At 16, that was me. I wanted desperately to speak out about the domestic violence and child abuse that went on in my home routinely but I couldn’t speak. Even when I did, I was cut off. So, I spoke by chopping off all my hair, running away from home and listening to recordings of people who WERE brave enough to speak. I wanted desperately for someone to hear what I wasn’t saying, for someone to do something to help me.
Now, I’m brave enough to speak and I have a place to do it at. Don’t you think I should put it to good use? I believe my job is to help my students to help others in the most impactful way possible and if I have any knowledge about that, whether it’s personal or professional, it is my duty to make it available.
One of the things I’d like to start with is sharing information about music and healing. Music can help a person overcome obstacles and deal with grief, depression and physical pain. Choosing the music that expresses emotion and life-experience can be cathartic and healing in a way nothing else can.
I’m not sure what it takes to become an expert on the subject of music and healing but I can say that my personal experience is backed up by experts. If this subject intrigues you, a good place to get authoritative back up is via the Music and the Brain podcast series put together by the Library of Congress and available on iTunes. As I continue my quest to incorporate music into my life and my career, I will share additional resources with you. In the meantime, if you have resources to share, please leave a comment below.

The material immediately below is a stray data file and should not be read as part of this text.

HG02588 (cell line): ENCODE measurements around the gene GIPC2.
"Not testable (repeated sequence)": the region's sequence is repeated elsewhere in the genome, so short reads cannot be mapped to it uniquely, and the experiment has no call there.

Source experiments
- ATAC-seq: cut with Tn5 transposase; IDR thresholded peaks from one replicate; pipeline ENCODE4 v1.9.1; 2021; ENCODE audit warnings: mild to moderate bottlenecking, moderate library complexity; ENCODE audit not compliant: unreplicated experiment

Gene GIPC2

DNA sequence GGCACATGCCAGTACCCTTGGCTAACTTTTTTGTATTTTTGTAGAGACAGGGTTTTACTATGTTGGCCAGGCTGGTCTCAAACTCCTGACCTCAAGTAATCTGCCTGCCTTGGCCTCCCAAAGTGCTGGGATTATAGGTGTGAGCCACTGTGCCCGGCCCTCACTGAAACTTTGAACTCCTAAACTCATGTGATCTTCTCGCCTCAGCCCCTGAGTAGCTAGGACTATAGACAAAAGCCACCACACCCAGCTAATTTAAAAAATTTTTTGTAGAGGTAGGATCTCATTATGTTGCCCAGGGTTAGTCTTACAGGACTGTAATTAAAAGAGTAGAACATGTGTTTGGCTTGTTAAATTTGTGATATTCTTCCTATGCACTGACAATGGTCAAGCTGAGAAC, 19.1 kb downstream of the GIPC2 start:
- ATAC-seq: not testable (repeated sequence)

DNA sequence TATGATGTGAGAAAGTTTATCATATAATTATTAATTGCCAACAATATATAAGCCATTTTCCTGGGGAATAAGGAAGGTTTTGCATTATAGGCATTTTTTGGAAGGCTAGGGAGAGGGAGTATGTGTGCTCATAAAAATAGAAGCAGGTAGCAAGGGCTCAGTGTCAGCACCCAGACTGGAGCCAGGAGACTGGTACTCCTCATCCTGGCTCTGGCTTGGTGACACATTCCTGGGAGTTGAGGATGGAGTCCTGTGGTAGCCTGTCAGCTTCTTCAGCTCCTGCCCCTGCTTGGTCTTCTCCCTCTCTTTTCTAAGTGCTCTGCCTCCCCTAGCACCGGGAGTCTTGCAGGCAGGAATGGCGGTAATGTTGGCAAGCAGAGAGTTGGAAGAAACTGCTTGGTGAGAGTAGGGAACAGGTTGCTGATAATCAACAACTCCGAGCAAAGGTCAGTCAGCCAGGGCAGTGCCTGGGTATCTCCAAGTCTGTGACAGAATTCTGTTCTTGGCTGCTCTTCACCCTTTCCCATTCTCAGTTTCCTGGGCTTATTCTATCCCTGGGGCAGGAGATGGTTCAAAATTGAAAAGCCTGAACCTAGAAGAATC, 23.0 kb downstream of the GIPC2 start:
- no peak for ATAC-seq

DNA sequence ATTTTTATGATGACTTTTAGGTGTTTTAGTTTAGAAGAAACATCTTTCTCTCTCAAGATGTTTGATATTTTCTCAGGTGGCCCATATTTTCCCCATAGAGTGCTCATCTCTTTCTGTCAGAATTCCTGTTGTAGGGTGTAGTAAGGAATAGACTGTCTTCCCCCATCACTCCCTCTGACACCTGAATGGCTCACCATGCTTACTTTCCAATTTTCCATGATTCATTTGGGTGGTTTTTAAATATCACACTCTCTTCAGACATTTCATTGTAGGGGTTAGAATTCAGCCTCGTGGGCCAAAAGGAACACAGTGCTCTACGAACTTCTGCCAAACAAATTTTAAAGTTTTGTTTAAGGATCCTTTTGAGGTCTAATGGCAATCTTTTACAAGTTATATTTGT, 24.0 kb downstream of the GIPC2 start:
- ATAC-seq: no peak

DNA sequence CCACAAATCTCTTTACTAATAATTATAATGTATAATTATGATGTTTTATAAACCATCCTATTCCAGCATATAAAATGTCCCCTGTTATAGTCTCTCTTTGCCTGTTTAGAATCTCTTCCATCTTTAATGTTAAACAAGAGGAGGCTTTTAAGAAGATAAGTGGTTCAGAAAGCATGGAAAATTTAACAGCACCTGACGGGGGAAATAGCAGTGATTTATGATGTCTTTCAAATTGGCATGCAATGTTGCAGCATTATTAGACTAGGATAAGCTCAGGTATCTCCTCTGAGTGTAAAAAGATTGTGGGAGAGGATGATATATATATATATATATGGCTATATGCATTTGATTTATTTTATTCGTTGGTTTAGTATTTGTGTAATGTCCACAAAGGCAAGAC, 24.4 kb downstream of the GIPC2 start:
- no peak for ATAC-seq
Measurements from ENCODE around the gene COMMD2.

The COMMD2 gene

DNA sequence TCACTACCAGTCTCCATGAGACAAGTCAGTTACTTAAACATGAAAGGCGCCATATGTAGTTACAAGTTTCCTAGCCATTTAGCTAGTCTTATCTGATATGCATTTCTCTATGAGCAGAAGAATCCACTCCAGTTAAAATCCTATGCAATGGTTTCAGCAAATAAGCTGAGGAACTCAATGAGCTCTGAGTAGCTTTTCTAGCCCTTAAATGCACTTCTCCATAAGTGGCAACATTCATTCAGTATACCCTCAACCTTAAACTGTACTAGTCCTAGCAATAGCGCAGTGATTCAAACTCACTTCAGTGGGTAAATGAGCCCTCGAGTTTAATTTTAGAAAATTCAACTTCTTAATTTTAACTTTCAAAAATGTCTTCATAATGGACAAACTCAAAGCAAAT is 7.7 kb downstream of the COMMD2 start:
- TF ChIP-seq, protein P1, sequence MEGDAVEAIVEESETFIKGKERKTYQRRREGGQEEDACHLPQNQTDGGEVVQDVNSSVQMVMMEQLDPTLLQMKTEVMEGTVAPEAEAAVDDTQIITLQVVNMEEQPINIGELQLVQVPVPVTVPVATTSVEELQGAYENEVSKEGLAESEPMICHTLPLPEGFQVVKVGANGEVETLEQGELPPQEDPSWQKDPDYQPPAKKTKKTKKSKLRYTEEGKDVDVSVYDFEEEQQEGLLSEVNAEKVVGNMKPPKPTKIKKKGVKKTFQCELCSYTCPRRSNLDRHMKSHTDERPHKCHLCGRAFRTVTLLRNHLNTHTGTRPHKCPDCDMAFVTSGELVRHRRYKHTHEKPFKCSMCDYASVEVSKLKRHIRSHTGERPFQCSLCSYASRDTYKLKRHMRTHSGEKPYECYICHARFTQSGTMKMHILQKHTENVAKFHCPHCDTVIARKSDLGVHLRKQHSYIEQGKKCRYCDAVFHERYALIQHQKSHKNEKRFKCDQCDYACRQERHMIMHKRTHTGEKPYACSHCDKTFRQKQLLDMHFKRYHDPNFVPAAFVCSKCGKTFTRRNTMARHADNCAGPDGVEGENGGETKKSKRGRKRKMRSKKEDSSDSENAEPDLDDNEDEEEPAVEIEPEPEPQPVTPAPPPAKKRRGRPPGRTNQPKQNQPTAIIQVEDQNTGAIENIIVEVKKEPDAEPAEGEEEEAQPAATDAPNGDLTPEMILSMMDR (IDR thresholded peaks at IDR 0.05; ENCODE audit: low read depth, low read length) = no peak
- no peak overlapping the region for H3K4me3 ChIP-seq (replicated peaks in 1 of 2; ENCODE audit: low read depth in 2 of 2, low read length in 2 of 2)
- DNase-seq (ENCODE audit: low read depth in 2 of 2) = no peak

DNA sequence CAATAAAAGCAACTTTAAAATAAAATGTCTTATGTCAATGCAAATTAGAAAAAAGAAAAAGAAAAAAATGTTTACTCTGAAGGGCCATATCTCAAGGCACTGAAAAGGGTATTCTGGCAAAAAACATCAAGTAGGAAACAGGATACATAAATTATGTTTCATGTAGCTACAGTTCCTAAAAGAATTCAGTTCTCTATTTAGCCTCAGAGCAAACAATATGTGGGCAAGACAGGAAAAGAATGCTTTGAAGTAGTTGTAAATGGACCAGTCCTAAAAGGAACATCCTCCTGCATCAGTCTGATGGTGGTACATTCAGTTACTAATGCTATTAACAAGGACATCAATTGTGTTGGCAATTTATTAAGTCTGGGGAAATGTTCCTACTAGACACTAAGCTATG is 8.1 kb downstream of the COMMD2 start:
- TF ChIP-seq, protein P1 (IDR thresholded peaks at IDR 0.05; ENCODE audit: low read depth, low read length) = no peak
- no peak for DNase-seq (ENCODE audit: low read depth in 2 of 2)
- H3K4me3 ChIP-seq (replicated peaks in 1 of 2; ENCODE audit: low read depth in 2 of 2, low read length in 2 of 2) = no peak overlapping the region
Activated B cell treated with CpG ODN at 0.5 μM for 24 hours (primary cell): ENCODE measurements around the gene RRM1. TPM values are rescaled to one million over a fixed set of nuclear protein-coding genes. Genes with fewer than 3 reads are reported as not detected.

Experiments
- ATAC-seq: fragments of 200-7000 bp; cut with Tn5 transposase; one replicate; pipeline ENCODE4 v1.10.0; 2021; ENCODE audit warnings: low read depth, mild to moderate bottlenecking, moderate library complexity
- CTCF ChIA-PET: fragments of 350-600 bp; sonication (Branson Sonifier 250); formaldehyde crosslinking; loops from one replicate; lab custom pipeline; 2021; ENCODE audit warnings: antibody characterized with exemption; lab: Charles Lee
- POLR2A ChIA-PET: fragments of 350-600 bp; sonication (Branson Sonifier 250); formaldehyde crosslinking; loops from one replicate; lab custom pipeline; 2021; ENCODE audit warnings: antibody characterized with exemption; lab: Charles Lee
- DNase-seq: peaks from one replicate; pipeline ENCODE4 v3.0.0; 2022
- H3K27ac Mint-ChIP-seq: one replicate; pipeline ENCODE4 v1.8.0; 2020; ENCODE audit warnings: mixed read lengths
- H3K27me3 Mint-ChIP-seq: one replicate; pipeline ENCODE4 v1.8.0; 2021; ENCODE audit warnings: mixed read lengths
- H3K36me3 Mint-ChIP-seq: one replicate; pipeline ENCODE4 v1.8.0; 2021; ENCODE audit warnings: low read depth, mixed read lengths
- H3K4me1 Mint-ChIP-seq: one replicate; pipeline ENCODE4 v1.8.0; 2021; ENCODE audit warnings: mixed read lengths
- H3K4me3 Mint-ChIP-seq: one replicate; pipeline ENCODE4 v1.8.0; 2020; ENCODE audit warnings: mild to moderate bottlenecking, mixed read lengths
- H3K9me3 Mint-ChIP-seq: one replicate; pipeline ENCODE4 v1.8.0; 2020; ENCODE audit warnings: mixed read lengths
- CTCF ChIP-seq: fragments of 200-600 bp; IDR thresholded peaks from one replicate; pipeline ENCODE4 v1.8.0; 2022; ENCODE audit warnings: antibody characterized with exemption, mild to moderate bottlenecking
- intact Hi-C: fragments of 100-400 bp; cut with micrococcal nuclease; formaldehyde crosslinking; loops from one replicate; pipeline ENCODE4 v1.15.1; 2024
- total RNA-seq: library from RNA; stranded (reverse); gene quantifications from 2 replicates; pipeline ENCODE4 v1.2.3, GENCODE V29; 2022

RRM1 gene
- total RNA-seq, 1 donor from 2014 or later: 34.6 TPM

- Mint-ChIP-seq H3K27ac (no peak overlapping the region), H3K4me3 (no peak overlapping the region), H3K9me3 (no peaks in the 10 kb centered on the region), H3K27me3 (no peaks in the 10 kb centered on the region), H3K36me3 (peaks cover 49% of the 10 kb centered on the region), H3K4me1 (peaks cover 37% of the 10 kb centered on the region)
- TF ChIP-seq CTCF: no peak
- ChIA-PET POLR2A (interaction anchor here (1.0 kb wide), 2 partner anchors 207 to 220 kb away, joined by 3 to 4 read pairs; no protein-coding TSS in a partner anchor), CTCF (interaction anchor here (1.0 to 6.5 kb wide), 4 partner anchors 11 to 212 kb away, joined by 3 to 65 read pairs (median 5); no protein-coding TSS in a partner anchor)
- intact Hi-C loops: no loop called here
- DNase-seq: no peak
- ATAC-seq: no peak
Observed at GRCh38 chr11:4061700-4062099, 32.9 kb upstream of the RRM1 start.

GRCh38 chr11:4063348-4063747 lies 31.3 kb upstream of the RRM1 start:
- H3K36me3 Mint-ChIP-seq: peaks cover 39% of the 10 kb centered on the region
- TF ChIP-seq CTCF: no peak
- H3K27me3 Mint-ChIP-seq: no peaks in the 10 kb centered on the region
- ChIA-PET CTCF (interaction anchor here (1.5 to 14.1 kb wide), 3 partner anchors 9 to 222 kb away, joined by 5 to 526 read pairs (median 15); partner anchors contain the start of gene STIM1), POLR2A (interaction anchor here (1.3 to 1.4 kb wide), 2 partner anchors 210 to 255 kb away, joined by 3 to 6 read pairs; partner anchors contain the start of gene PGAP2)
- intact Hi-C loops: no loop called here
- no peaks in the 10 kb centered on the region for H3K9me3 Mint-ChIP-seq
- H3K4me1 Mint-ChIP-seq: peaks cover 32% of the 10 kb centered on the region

The theme of music and dancing has been well established in my life now. It seems there is no turning back to the incredibly serious and stoic life-path I had planned for myself.
When possible, I like to enjoy some live music and a night on the town with my husband. In May 2011 we both visited the famous Sky Room in Long Beach for the first time. I must say the view is breathtaking and the club had a great vibe.
In the elevator ride on the way up we learned a little history about the Sky Room. For example, it was “a rendezvous for luminaries such as Elizabeth Taylor, Nicky Hilton, Charles Lindberg, Babe Ruth, Merle Oberon, Clark Gable, John Wayne, Errol Flynn, Cary Grant, and other celebrities.”
Here are a few photos from the evening. We were celebrating Linda Leek’s birthday and I got to hang out with some cool, creative, musicians and artists including jazz singer Linda Saito, aka Linderella.